Northern Rocky Mountain Science Center (NOROCK)
Below is our most recent NOROCK and USGS News items. If you are with the media, please contact PIO Suzanna Soileau at email@example.com with any media or outreach requests.
A new U.S. Geological Survey study provides a larger window into the future for understanding how seasonal stream temperatures may change in one of the most ecologically diverse ecosystems in North America – the Crown of the Continent Ecosystem, USA and Canada.
As part of ongoing efforts required under the 2016 Yellowstone Grizzly Bear Conservation Strategy to monitor the population of grizzly bears in the Yellowstone Ecosystem, the Interagency Grizzly Bear Study Team (IGBST) traps and monitors grizzly bears for research and monitoring purposes. Here you will find trapping notifications for the 2017 field season.
A new study by the U.S. Geological Survey and its partners has identified situations and conditions where some animals display behavioral flexibility – the ability to rapidly change behavior in response to short – or long-term environmental changes such as climate variability.
From the journals of Lewis & Clark, April 13, 1805 (in the vicinity of Pouch Point Recreation Area - 16 miles south of New Town, North Dakota):
The U. S. Geological Survey is poised to bring a dynamic array of science and tools to help decision-makers manage and offset effects of increased drought across the United States, according to a drought plan report released today.
The warming climate has dramatically reduced the size of 39 glaciers in Montana since 1966, some by as much as 85 percent, according to data released by the U.S. Geological Survey and Portland State University.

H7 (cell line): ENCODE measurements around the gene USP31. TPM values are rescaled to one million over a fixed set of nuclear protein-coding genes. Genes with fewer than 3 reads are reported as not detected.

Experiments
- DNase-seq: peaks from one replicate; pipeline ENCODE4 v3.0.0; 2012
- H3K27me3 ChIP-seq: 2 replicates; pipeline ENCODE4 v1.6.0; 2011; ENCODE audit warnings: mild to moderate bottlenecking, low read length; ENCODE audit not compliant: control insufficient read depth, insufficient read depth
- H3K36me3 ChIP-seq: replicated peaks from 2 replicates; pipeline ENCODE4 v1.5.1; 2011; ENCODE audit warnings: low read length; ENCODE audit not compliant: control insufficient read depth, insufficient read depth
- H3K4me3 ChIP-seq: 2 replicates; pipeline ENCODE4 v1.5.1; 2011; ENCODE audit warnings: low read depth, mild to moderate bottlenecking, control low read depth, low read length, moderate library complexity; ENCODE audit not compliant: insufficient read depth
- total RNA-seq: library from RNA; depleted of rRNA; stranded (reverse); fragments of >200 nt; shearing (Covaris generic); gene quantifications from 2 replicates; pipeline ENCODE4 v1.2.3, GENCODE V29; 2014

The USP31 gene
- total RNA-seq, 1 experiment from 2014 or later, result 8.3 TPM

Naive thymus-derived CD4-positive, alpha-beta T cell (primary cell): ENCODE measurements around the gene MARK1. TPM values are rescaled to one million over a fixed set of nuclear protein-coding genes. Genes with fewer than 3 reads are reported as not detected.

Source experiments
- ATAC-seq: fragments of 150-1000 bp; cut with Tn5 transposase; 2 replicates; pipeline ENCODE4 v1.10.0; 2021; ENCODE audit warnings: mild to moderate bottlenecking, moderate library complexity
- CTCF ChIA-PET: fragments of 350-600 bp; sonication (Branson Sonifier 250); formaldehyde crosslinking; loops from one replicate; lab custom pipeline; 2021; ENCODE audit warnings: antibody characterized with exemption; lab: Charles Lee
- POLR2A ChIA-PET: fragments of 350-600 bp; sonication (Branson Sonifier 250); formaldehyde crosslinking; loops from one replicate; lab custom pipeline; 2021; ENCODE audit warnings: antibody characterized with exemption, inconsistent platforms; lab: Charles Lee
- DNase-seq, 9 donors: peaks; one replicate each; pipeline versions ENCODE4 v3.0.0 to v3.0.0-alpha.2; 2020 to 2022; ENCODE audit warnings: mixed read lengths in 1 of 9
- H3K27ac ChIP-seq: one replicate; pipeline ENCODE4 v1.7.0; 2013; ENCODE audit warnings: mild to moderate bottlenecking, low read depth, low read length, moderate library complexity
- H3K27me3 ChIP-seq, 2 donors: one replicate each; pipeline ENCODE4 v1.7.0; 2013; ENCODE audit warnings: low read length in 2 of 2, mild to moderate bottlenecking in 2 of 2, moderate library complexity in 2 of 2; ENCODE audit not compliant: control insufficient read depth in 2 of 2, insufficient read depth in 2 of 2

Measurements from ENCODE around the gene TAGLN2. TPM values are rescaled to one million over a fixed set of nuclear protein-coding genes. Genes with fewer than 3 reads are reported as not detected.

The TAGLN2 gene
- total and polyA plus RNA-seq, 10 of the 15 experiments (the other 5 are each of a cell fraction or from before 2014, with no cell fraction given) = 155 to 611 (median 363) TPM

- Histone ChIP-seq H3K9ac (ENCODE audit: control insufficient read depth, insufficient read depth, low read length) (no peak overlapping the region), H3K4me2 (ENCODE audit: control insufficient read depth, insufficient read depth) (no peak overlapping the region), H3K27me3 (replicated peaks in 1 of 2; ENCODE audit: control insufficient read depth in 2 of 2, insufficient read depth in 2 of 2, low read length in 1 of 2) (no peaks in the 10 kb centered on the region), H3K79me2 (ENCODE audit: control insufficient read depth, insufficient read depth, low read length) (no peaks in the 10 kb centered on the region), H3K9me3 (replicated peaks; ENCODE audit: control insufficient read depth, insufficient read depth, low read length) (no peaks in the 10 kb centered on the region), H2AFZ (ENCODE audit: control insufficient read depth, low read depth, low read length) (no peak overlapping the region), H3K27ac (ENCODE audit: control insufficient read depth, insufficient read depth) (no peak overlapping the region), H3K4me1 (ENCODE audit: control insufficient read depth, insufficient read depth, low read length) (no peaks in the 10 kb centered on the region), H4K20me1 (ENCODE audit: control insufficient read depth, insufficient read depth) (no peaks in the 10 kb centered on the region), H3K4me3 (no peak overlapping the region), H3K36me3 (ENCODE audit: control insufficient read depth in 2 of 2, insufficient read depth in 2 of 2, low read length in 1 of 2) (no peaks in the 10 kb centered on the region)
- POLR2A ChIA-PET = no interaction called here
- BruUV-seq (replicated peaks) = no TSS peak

Hybridization, or the interbreeding of species, is increasing between native and invasive trout across the northern Rocky Mountains, according to a study released Tuesday by the U.S. Geological Survey and partners.
The U.S. Geological Survey and the Bureau of Land Management today released a collaborative report with new information and tools to support effective management of millions of acres of BLM public lands. The report underscores the value of a landscape approach to management, and shows that the BLM manages some of the largest areas of intact public lands in the west.
"It’s a grand slam for all involved,” said Dawn Childs, USGS Cooperative Fish and Wildlife Research Units. “Recent high school graduates with special needs get real-world experience while helping USGS scientists on projects ranging from grizzly bears and energy to historic documents and bird migration. And a school system gets to successfully train students to enter the workforce."
USGS has many partnerships, both foreign and domestic, that enhance our science capabilities, provide needed support to others, and expand our ability to serve the global community. One little-known partnership that serves both foreign and domestic needs is the USGS science support to the U.S. Department of Defense (DOD) - U.S. Northern Command (USNORTHCOM).
Offspring of grizzly bear mothers with a history of human-bear conflicts are more likely to be involved in human-bear conflicts than offspring of mothers without a history of human-bear conflicts, according to a new study.
West Glacier, Mont. – Two rare alpine insects – native to the northern Rocky Mountains and dependent on cold waters of glacier and snowmelt-fed alpine streams – are imperiled due to climate warming induced glacier and snow loss according to a study by the U.S. Geological Survey and its partners.